Public and policy maker support for point-of-sale tobacco policies in New York
Purpose. To compare public and policy maker support for three point-of-sale tobacco policies.
Design. Two cross-sectional surveys—one of the public from the New York Adult Tobacco Survey and one of policy makers from the Local Opinion Leader Survey; both collected and analyzed in 2011.
Setting. Tobacco control programs focus on educating the public and policy makers about tobacco control policy solutions.
Subjects. Six hundred seventy-six county-level legislators in New York's 62 counties and New York City's five boroughs (response rate: 59%); 7439 New York residents aged 18 or older. Landline response rates: 20.2% to 22%. Cell phone response rates: 9.2% to 11.1%.
Measures. Gender, age, smoking status, presence of a child aged 18 years or younger in the household, county of residence, and policy maker and public support for three potential policy solutions to point-of-sale tobacco marketing.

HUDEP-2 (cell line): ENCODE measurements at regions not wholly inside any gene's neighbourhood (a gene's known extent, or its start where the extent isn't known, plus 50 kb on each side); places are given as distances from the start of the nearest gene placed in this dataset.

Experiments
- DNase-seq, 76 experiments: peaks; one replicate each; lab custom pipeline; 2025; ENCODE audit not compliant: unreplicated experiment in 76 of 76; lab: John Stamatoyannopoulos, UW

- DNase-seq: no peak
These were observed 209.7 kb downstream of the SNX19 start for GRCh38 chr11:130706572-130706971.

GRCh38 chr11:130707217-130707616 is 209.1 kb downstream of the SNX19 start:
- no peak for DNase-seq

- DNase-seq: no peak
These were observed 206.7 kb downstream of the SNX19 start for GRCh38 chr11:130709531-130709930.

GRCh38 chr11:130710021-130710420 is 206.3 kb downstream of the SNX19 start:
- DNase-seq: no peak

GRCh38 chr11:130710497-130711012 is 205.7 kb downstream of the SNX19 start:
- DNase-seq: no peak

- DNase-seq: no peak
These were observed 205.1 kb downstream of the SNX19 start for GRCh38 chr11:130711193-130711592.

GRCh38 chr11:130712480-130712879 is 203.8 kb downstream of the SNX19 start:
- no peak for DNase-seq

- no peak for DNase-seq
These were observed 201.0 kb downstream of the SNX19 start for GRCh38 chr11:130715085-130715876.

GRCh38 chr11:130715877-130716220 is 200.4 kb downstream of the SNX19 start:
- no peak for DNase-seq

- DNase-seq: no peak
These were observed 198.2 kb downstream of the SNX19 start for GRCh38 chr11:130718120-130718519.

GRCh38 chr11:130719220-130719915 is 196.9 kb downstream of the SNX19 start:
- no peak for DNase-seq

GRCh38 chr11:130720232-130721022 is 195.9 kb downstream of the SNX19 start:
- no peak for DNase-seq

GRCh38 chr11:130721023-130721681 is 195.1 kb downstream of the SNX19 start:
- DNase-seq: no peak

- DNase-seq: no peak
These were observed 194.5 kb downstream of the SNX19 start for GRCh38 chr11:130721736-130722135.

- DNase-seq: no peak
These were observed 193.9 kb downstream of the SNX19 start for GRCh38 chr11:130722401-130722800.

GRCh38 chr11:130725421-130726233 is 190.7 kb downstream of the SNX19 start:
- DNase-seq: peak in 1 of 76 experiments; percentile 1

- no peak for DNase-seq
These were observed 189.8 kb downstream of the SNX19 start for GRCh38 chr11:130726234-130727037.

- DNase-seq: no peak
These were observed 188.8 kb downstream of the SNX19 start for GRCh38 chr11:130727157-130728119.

Analysis. t-tests to compare the demographic makeup for the two samples. Adjusted Wald tests to test for differences in policy support between samples.
Results. The public was significantly more supportive of point-of-sale policy solutions than were policy makers: cap on retailers (48.0% vs. 19.2%, respectively); ban on sales at pharmacies (49.1% vs. 38.8%); and ban on retailers near schools (53.3% vs. 42.5%). Limitations: cross-sectional data, sociodemographic differences, and variations in item wording.
Conclusions. Tobacco control programs need to include information about implementation, enforcement, and potential effects on multiple constituencies (including businesses) in their efforts to educate policy makers about point-of-sale policy solutions.